An early discussion of psionics in AD&D is given in Dragon magazine issue 78, which is devoted to psionics, and the relation with magic within the AD&D system is discussed in Spells can be psionic, too: How and why magic resembles mental powers. The distinction it draws is that psionics are the exercise of "mental energy" (an internal source), while the power that "drives" magic (from magic users and clerics) are instead magical art or divinity (an external source), though these latter may involve minds and some use of mental power.
In most campaign settings, psionics are a secondary system, less prominent than magic. This is reversed in the Dark Sun setting, which features psionics prominently and magic secondarily, and treats magic (here called "arcane magic") unconventionally by AD&D standards. A more modern exploration of using psionics as a primary system can be found in the Third Dawn setting, in which all forms of magic (defined as divine and arcane magic) are destroyed in a cataclysm and only psionics continues to exist.
The d20 System, being a de-branded version of the Dungeons & Dragons rules, shares these mechanics for psionics in nearly every detail.
In GURPS 3rd edition there is a broad range of psionic abilities, vaguely game-balanced with its magic system. In the case of GURPS, categories of ability are “powers”, purchased and refined by the player during character creation.
In GURPS 4th edition psi abilities are bought as all other Advantages, with a 10% discount for the fact that they can be neutralized by anti-psi powers and technologies. The reason of such a change was the game balance problem: 3rd edition psis (and mages) were highly versatile at low point levels and became rapidly more powerful as point budgets increased.
In Nomine Satanis/Magna Veritas
In the In Nomine Satanis/Magna Veritas French roleplaying game, psionic powers (here called psi) are wielded by a few humans. These psis were first described in the Mindstorm supplement. The first psi were Adam and Eve, who were, in this game, not the first human beings, but instead mere humans infused with powers by God. God used them as the pawns of a small game with Satan, to see if humans untainted by society and the harsh life of Earth would succumb to evil. As told in the Bible, Eve and Adam eventually were tempted by Satan, and were thrown down to Earth. The modern psi are their surviving scions. Despite these powers, the psis are usually considered as weaker and much more fragile than the main protagonists of the game, angels and demons.
Lusternia, Age of Ascension
A Mage archetype is allowed to select Psionics out of their tertiary skillset – Dreamweaving, Runes or Psionics. Mages can specialize from the Psionics skill in either Telepathy or Telekenisis, each granting its own unique abilities. Monks can choose between Psionics and Acrobatics as well, and have the ability to specialize in Psychometabolism, a form of Psionics that affects the physical body.
Several of the games published by Palladium Books, most notably Beyond the Supernatural, feature psychic characters. The psychic powers in this universe are powered by Inner Strength Points (or ISP). Beyond the Supernatural (both 1st and 2nd editions) focuses almost exclusively on various forms of psychics, each with differing abilities. The games Heroes Unlimited, Palladium Fantasy Role-Playing Game and Rifts also make extensive use of these rules. The basic psionics system does not vary much between each product.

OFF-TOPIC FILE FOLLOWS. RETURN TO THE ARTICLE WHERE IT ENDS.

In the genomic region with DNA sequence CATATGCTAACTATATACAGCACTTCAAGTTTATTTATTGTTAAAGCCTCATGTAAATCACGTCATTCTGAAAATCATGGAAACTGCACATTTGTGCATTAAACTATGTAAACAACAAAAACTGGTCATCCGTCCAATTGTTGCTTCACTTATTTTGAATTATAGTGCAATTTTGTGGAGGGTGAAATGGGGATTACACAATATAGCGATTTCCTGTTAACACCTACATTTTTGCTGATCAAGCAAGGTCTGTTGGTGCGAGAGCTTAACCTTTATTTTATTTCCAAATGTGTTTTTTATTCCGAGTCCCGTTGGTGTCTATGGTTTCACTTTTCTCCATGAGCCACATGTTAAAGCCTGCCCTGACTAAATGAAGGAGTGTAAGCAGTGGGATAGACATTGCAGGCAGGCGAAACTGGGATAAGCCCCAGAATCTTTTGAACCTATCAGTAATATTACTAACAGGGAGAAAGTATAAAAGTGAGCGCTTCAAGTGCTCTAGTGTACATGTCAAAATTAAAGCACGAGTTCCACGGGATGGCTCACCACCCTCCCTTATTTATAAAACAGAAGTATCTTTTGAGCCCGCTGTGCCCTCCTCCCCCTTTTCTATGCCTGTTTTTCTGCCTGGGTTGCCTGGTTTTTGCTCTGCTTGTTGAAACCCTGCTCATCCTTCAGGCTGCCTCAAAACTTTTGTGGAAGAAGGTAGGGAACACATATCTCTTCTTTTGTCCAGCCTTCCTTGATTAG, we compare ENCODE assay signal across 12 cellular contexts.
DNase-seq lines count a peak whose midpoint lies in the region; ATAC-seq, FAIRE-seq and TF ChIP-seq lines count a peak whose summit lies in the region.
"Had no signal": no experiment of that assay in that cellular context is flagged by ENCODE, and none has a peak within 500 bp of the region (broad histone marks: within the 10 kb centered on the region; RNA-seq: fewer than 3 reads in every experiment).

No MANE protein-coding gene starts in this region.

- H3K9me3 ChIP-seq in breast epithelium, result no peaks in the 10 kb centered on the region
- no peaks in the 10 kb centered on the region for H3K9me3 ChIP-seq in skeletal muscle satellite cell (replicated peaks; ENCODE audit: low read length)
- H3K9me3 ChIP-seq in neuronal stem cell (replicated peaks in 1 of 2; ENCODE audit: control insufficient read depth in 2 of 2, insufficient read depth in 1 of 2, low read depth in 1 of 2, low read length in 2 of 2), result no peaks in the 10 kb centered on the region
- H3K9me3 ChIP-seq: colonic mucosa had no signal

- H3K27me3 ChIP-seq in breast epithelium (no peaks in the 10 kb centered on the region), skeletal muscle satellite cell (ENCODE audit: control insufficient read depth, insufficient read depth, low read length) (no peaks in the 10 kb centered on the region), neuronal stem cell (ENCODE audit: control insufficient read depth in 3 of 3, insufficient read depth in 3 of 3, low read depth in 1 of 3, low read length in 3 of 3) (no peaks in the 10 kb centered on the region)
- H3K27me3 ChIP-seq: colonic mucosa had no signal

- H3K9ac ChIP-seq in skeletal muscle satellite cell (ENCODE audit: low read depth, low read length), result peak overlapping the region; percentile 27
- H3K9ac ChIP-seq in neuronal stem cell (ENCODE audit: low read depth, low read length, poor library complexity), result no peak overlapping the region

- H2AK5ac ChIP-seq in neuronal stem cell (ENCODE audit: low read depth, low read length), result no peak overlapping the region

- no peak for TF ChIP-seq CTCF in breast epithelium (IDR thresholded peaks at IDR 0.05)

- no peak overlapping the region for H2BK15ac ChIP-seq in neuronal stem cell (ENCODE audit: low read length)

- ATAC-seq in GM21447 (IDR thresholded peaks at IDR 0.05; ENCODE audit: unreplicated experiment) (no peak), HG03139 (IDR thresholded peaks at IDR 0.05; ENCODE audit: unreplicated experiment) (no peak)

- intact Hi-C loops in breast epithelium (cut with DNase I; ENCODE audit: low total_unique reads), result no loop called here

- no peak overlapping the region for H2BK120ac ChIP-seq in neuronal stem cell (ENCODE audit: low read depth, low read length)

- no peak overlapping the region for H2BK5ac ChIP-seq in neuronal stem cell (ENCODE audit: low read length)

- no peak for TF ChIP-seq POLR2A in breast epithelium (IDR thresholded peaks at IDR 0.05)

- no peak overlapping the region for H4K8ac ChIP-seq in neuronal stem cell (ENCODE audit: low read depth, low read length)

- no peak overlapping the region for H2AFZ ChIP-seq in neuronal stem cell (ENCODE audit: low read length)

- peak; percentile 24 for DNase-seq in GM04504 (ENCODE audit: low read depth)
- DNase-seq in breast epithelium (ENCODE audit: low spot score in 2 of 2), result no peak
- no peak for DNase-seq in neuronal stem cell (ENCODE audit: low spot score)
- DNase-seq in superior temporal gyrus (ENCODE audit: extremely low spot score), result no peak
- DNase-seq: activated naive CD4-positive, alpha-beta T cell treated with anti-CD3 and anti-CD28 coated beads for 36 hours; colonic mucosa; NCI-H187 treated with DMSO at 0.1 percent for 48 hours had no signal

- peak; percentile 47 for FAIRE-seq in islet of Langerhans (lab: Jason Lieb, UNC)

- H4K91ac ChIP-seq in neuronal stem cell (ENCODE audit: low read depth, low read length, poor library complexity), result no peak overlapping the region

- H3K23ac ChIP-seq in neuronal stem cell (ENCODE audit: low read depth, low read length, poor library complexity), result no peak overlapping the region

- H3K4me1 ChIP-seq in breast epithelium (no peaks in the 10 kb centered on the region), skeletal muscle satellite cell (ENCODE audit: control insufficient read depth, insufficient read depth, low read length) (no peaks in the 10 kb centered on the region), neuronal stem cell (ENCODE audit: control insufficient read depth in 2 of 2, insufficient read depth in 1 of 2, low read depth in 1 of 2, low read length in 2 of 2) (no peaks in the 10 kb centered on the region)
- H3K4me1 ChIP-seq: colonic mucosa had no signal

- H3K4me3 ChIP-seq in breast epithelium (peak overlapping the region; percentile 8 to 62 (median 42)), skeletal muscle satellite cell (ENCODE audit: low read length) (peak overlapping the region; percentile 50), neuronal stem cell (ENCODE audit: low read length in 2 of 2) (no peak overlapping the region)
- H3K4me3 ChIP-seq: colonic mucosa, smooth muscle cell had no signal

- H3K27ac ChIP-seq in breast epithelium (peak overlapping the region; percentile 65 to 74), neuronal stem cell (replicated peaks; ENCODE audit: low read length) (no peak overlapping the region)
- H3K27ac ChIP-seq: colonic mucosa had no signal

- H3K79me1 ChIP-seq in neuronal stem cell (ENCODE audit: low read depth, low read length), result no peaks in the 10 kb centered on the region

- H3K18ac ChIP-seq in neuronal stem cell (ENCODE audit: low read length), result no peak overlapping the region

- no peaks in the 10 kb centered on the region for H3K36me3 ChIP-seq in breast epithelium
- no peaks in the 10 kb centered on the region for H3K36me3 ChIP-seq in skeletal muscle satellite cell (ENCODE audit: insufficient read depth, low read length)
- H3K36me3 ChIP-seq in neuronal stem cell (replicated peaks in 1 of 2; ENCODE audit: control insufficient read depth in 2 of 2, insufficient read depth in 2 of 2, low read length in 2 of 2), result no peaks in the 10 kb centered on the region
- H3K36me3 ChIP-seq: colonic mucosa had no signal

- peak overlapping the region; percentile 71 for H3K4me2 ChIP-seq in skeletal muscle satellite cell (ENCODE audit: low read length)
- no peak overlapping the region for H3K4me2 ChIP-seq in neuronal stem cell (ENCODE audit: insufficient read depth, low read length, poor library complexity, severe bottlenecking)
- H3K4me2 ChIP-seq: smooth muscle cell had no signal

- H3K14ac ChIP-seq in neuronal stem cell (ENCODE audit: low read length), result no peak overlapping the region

Paranoia, Gamma World, et al.
The roleplaying game Space Opera treated psionics as an advanced science with many fields of studies, three levels of functioning (Psionically dead, Psionically open, Psionically Awakened) and vast number of skills. Characters that were open and been Psionically attacked or had contact with a raw PK Crystal could awaken, and characters with very high Psionic scores might be "contacted" and trained.
Star Trek, Star Wars, et al.
Many role-playing games based on popular science fiction settings have at least telepathic powers available to players. Examples include the Psi Corps and other telepathic characters from Babylon 5, Vulcans from Star Trek, and the Jedi from Star Wars, all of whom have demonstrated various degrees of psionic abilities ranging from telepathy to telekinesis to mental domination.
Traveller includes the mastery of psionics as a career option in the character creation stage. The odds of naturally developing psionic powers are unlikely (the player must roll a seven on the Events table, followed by a twelve, followed by a one), if a player achieves this, they have access to a number of powers that they may develop during the character creation phase.
In the Torg roleplaying game, psionics are only available at character creation to characters from the cosms of Core Earth (modern-day Earth) or the Star Sphere (the space opera cosm). Characters from other cosms 'can' learn psionic skills and powers during play, though when such characters use (or even possess) them it counts as a Contradiction.
In White Wolf Publishing's World of Darkness, Mages sometimes work magic through a paradigm of psionic power. In addition, more ordinary humans in the setting sometimes possess psychic abilities, and these powers and others like them are often referred to as Numina.
Psi World is a game from the 80's put out by Fantasy Games Unlimited that focused on psionic powers. The player characters were either psi-cops on the hunt for psychics, or they were psychics on the run. Being psychic was illegal in this dystopia. Psionics were the result of a plague that nearly wiped out humans.
Another game that focuses on psionic powers.
The World of Synnabarr
A game by Raven c.s. McCracken, The World of Synnibarr.
Science-fiction themed RPGs in general
Psionics is sometimes used as a setting-compatible replacement for magic in role-playing games with science-fiction settings, particularly in the form of optional additional rules, such as in Star Frontiers. This is also true, to some extent, of settings, such as Star Trek and Star Wars, taken from films, television series or literature, though often (as in the two examples given) psionics are already present in some form in the setting.